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Oil emulsion and raw and cooked tissue homogenates were used to determine the mechanisms of various iron forms on the catalysis of lipid peroxidation. Flax oil (0.25 g) was blended with 160 mL maleate buffer (0.1 M, pH 6.5) to prepare an oil emulsion. Raw or cooked turkey leg meat was used to prepare meat homogenates. Samples were prepared by adding iron from each of the various sources, reactive oxygen species, or enzyme (xanthine oxidase and superoxide dismutase) systems into the oil emulsion or meat homogenates. In oil emulsion and cooked-meat homogenates, ferrous iron and hemoglobin had strong prooxidant effects, but ferritin became prooxidant only when ascorbate was present. Hemoglobin and ferritin had no prooxidant effect in raw-meat homogenates. The status of heme iron and the released iron from hemoglobin had little effect on the prooxidant effect of hemoglobin in oil emulsion and cooked meat homogenate systems. The prooxidant effect of ferrous iron in oil emulsion and cooked-meat homogenates disappeared in the presence of superoxide (.O2-), H2O2, or xanthine oxidase systems. In raw-meat homogenates, however, ferrous had strong prooxidant effects even in the presence of .O2-, or H2O2. The status of free iron was the most important factor in the oxidation of oil emulsion and cooked-meat homogenates but the impact in raw-meat homogenates was small.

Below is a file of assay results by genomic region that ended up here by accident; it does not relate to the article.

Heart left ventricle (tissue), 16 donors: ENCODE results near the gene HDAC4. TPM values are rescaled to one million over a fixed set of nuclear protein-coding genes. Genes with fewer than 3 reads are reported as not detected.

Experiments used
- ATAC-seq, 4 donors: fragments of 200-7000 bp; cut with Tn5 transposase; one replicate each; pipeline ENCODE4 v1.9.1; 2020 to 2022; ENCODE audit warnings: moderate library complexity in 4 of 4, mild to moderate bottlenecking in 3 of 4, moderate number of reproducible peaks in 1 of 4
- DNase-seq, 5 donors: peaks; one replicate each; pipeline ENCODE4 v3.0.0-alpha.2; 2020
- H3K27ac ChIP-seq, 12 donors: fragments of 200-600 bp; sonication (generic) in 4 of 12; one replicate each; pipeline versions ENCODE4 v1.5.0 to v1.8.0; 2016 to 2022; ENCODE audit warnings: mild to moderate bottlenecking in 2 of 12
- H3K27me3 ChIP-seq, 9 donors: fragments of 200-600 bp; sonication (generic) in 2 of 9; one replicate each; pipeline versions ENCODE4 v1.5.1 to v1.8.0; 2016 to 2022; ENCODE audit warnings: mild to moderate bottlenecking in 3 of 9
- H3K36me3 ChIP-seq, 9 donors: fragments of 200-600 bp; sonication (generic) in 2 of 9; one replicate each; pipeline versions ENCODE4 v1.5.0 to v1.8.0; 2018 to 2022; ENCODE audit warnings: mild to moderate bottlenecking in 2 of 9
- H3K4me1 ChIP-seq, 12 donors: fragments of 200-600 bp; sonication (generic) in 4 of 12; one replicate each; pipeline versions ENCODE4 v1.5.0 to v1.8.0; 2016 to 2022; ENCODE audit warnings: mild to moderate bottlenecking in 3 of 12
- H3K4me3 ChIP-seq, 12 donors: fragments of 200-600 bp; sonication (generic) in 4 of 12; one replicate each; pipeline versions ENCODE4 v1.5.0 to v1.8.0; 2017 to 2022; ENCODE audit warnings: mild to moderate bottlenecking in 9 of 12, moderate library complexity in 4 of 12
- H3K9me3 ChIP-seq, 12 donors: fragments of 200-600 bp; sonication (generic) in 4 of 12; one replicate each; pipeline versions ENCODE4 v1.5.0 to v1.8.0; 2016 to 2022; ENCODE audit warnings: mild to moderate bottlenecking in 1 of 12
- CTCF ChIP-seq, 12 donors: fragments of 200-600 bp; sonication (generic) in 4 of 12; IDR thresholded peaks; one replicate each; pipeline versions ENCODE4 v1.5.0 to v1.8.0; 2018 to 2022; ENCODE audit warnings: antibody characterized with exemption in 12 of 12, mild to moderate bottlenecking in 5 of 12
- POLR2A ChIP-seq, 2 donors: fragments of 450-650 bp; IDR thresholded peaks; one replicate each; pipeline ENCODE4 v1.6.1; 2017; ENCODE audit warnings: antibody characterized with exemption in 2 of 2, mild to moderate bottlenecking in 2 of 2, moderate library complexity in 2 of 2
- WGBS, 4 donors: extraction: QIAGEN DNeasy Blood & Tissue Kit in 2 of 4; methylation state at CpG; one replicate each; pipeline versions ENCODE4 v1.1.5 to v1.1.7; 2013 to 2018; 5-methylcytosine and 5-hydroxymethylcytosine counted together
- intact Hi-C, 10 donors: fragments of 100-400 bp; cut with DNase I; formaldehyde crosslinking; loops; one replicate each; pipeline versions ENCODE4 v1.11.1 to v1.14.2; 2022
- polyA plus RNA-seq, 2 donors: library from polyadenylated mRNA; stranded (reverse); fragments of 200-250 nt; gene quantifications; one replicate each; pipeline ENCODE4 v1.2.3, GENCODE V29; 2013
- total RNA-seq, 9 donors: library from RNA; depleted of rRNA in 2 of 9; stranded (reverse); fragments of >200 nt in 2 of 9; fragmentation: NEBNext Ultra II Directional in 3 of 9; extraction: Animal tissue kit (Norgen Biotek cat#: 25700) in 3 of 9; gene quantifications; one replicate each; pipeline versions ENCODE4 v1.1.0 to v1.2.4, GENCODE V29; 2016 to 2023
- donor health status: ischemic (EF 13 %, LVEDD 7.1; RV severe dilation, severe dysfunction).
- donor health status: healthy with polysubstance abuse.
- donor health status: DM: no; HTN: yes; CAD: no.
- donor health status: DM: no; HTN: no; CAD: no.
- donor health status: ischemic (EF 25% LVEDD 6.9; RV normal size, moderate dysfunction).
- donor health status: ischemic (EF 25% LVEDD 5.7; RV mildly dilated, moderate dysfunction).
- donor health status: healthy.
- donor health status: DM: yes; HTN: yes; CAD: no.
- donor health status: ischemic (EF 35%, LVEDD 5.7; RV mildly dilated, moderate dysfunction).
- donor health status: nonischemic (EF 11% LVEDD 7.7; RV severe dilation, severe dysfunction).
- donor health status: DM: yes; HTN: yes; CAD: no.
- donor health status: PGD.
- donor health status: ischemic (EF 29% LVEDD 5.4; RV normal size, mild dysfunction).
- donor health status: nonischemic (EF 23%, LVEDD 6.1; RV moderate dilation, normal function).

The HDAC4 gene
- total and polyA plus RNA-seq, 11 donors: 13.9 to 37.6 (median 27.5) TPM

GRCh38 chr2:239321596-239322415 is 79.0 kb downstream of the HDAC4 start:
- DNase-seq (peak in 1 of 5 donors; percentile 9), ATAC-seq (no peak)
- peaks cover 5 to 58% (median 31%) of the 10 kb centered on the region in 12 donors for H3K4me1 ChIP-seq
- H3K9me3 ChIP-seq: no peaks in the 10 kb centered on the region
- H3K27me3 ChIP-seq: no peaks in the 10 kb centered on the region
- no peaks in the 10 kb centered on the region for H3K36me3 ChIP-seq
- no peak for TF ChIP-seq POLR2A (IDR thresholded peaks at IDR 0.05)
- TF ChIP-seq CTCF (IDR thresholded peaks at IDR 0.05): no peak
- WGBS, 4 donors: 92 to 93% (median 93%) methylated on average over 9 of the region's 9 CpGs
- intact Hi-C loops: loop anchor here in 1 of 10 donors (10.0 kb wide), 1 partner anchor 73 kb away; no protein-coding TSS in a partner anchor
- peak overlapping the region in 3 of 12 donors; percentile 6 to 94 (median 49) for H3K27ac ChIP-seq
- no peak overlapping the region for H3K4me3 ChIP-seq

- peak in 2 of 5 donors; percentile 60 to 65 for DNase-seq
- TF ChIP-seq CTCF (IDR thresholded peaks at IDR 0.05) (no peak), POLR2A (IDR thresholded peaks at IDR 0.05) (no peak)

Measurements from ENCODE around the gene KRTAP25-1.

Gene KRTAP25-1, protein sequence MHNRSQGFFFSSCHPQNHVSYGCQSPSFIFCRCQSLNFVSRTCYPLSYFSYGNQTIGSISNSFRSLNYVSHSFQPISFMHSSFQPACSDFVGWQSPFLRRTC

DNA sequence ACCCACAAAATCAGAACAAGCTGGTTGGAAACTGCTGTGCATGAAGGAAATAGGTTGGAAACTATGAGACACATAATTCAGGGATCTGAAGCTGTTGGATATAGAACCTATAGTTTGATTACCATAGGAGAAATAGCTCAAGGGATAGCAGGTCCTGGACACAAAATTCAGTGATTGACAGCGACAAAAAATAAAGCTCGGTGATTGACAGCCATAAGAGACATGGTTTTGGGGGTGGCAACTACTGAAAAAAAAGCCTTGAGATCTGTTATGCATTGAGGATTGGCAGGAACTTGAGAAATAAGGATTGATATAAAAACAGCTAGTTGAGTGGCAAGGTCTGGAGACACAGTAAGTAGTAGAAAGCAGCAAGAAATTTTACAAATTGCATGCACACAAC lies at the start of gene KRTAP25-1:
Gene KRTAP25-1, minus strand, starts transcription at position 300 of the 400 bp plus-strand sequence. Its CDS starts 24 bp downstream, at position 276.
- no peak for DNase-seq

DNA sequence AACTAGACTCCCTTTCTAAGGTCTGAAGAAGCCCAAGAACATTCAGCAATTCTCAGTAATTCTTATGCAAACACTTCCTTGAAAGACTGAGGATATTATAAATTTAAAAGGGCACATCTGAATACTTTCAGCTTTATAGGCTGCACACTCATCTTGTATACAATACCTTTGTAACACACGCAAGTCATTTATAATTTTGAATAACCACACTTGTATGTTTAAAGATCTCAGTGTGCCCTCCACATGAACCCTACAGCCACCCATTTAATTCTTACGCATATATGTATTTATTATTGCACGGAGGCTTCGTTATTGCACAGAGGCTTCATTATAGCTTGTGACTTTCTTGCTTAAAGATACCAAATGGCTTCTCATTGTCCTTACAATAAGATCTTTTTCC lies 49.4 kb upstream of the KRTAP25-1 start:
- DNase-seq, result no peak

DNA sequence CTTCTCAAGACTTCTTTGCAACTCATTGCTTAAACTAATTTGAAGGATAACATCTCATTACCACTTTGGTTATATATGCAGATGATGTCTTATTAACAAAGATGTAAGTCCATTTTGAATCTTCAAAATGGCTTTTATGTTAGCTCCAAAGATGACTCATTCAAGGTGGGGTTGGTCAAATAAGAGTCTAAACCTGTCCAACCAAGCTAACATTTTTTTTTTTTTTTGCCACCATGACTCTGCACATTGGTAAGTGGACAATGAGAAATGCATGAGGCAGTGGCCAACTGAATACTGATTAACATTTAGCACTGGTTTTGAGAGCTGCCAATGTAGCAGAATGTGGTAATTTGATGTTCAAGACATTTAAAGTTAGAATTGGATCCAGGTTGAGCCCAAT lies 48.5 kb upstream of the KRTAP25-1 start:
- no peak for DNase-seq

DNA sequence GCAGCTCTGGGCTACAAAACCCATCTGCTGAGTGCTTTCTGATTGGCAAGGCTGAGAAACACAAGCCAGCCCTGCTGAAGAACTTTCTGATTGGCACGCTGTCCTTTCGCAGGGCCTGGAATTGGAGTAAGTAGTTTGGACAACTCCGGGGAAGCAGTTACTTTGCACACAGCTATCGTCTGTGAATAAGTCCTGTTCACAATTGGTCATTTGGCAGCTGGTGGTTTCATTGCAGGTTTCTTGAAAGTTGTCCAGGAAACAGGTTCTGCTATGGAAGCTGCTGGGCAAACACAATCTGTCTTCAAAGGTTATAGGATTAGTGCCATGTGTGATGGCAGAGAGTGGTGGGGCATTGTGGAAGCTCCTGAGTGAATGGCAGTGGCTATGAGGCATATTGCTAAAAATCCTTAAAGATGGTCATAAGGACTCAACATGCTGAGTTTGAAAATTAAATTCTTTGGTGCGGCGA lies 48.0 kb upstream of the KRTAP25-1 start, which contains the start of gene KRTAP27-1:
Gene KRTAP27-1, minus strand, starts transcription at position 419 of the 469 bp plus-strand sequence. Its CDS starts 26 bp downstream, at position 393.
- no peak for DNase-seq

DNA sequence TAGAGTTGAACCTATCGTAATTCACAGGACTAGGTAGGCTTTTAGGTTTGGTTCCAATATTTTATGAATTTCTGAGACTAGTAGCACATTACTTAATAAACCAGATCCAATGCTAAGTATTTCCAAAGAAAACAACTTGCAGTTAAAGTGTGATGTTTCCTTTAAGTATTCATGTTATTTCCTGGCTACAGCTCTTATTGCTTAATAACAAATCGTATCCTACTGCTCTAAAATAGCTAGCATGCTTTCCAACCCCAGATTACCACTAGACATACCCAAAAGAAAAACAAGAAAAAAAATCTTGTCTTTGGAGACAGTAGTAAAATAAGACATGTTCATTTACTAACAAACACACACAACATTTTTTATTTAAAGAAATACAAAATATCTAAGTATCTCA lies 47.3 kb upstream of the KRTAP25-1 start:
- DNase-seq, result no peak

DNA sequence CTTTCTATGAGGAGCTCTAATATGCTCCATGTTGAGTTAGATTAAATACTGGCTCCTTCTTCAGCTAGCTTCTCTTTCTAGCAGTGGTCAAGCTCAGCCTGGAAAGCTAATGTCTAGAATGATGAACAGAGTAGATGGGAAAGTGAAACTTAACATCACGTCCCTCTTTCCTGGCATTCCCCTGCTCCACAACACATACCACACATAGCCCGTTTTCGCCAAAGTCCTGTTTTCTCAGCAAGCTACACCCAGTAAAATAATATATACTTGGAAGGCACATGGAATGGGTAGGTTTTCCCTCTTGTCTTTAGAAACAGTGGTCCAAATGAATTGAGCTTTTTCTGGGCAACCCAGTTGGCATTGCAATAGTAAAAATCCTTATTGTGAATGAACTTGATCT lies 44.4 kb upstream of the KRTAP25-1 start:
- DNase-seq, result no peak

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Poultry Science Association Inc.
Ahn, Dong U. and Kim, S. M., "Prooxidant effects of ferrous iron, hemoglobin, and ferritin in oil emulsion and cooked-meat homogenates are different from those in raw-meat homogenates" (1998). Animal Science Publications. 909.